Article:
T.S. Elliot, The Dry Salvages, Nº3 of Four Quartets
I do not know much about gods; but I think that the river
Is a strong brown god—sullen, untamed and intractable,
Patient to some degree, at first recognised as a frontier;
Useful, untrustworthy, as a conveyor of commerce;
Then only a problem confronting the builder of bridges.
The problem once solved, the brown god is almost forgotten
By the dwellers in cities—ever, however, implacable.
Keeping his seasons and rages, destroyer, reminder
Of what men choose to forget. Unhonoured, unpropitiated
By worshippers of the machine, but waiting, watching and waiting.
The beginning of T.S. Elliot’s poem “The Dry Salvages” which he takes from a boyhood memory of a spot he once enjoyed, could well have been written to describe the Grand River. The Grand is strong and intractable. It once was a wild and bountiful fishing ground for the Ottawa Indian tribe. Through furs, logs and other industry, the river was a conveyor of commerce but, once that work was done, it became largely forgotten as the City grew around it.
With this revitalization project, the Grand River will be forgotten no more. We honor its history by recapturing fish habitat and the spirit of the rapids that once prompted Captain Charles E. Belknap to recall, “…made a noise that broke the stillness of the forest and echoed from the neighboring hills.”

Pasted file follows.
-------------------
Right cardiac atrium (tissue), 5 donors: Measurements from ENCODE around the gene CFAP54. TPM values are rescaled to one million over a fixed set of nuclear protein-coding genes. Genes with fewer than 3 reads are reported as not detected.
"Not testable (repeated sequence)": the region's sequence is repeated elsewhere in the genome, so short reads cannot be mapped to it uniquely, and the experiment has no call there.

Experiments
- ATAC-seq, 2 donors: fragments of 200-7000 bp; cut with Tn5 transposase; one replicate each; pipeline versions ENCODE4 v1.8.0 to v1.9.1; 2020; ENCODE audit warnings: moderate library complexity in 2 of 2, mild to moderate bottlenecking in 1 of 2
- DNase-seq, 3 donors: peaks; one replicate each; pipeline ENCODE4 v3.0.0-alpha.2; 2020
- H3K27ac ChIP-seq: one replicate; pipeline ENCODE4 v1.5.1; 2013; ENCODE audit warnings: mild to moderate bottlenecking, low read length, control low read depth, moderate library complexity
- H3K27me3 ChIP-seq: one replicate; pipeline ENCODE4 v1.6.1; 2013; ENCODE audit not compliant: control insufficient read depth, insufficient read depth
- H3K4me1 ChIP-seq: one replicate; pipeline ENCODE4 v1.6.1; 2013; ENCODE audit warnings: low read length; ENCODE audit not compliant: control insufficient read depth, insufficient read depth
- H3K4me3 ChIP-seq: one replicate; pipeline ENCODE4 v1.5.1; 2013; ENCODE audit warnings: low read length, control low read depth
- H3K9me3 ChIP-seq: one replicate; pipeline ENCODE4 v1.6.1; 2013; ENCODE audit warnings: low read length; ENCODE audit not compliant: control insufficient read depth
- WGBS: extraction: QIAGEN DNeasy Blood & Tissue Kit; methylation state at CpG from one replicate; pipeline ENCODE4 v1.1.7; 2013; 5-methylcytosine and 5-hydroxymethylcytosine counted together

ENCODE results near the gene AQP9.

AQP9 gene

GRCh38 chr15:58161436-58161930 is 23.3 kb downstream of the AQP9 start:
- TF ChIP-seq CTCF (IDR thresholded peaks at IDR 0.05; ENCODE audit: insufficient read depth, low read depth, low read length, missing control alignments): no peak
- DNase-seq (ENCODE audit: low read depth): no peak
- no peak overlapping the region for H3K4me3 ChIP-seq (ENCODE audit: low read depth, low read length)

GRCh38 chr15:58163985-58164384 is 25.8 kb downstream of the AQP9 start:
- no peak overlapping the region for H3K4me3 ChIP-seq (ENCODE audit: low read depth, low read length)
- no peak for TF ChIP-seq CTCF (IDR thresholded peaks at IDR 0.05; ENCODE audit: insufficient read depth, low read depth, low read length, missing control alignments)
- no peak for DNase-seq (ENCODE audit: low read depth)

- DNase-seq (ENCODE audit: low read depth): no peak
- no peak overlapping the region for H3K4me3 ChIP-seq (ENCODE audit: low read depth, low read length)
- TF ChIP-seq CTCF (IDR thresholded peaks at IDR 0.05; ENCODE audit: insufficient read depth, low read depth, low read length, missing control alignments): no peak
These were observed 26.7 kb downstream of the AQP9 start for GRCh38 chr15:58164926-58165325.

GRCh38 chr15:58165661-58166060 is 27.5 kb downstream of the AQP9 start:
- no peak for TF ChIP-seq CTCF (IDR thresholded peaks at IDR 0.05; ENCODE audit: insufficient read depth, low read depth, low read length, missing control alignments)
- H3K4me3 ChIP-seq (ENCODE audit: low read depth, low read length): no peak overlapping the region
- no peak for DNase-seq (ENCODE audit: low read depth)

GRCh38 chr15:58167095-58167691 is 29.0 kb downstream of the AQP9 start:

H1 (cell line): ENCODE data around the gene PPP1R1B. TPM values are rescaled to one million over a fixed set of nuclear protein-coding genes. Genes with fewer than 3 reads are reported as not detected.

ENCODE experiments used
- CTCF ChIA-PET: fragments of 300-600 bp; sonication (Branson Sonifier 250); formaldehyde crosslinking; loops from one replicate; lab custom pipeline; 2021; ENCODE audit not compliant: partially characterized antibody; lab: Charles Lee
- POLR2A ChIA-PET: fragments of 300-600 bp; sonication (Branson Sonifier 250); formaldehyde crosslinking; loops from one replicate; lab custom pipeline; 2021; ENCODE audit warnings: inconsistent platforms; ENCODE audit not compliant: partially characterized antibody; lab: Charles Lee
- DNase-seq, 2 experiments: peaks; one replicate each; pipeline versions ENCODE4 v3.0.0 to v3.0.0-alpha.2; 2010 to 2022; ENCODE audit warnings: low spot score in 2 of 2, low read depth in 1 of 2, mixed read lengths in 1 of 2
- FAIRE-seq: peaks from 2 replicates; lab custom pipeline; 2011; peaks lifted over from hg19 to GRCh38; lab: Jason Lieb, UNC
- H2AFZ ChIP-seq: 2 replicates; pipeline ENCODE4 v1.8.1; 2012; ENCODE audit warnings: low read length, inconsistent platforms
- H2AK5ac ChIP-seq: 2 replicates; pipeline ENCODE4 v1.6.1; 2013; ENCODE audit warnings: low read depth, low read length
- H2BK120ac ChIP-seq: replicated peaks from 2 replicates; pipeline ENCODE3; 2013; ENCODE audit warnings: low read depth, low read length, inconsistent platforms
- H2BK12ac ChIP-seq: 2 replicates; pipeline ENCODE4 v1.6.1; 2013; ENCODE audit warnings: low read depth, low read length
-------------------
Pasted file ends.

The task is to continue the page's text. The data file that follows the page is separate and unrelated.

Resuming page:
At the same time, we look to the future of a river that is safe and accessible to kids who want to learn how to fish, boat or swim. A river that is a great fishery for salmon and steelhead but also for walleye, bass and many other species. A river that attracts people to its waves, shores and to the City for which it is the centerpiece. We mean to respect the history of the river by recapturing the spirit of the rapids, while at the same time becoming a catalyst for Grand Rapids’ continued success long into the future. Never have I been involved with a project that required such clear perception of the past and vision of the future.
We mean to respect the history of the river by recapturing the spirit of the rapids, while at the same time becoming a catalyst for Grand Rapids’ continued success.
There is an excellent summary of the River’s history in pictures and drawings in an article originally posted in 2017 and updated in 2019 from then-MLive writer Amy Barczy (Biolchini).